Given that the traditional pitch has no hard customer metrics, (and VC’s don’t demand them,) you get funded on the basis of intangibles that vary from firm to firm: Do you fit the theme or thesis of the venture firm? Did the VC’s like your team? Do they believe you have a big enough vision and market. Did the partner have a good or bad day, etc. Tons of advice is available on how to pitch, present and market your company.
I believe all this advice is wrong. It’s akin to putting lipstick on a pig. The problem isn’t your pitch, it’s your fundamental assumption that you can/should get funded without having real customer and product feedback. No amount of learning how to get a VC meeting or improving your VC demo skills will fix the lack of concrete customer data. You might as well bring your lucky rabbits foot to the VC meeting.
Customer Development – Getting Funded After You Find a Repeatable Model
In contrast, if you are following a Customer Development process you have a greater chance of getting listened to, believed and funded.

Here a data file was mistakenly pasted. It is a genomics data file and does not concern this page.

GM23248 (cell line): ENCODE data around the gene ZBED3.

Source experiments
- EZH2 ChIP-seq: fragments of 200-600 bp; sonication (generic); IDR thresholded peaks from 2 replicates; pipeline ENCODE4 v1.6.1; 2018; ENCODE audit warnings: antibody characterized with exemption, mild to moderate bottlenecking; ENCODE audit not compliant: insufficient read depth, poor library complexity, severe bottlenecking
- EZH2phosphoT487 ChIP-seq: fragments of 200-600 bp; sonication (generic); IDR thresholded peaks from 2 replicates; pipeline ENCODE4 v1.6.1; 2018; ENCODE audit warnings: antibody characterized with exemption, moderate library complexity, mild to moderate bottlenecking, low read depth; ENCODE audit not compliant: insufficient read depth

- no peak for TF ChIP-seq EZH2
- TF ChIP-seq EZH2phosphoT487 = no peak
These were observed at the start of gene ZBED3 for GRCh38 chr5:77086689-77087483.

Just as a refresher. The first step in Customer Development was Customer Discovery; extracting hypotheses from the business plan and getting the founders out of the building to test the hypotheses in front of customers. Your goal was to preserve your cash while you turned these guesses into facts and searched for a repeatable and scalable sales model. Your proof that you have a business rather than a hobby comes from customer orders or users for your buggy, unfinished product with a minimum feature set.
If you’re following Customer Development you are now raising money because even with this first rev of the product you think you’ve found product/market fit and you want to scale.
- On the bottom, and least convincing are statements about your “idea.”
- Next are hypothesis – “I think customers will care about x or y “
- Better are facts from customers – “We interviewed 30 customers with 20 questions”
- Even better is “Customer Validation”– “We just got $50K from a customer” or “we got 100,000 users spending x minutes on our site”
- Finally if you’re ever so lucky – “Everyone’s buying in droves and we’re here because we need money to scale and execute”
If you’ve actually been doing Customer Development at a minimum you’re at step 3 or 4. If not, you don’t have enough data for a VC presentation. Get out of the building, get some more customer feedback, spin your product and go back and read the book.